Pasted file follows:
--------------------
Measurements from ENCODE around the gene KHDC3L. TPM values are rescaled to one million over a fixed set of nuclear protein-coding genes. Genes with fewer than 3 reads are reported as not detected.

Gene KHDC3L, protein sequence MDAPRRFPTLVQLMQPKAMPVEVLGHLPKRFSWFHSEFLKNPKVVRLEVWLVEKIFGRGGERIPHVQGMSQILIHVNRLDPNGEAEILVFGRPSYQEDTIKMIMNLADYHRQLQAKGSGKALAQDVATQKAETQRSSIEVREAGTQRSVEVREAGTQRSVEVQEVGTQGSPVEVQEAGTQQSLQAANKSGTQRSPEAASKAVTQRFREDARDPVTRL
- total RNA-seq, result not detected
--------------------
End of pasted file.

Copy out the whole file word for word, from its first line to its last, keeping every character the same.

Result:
Measurements from ENCODE around the gene KHDC3L. TPM values are rescaled to one million over a fixed set of nuclear protein-coding genes. Genes with fewer than 3 reads are reported as not detected.

Gene KHDC3L, protein sequence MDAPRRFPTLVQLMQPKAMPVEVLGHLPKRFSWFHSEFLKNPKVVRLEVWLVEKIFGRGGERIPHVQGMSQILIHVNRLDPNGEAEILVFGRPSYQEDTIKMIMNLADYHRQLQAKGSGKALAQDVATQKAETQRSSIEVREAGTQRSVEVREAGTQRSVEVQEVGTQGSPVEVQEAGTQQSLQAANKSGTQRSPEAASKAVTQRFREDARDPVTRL
- total RNA-seq, result not detected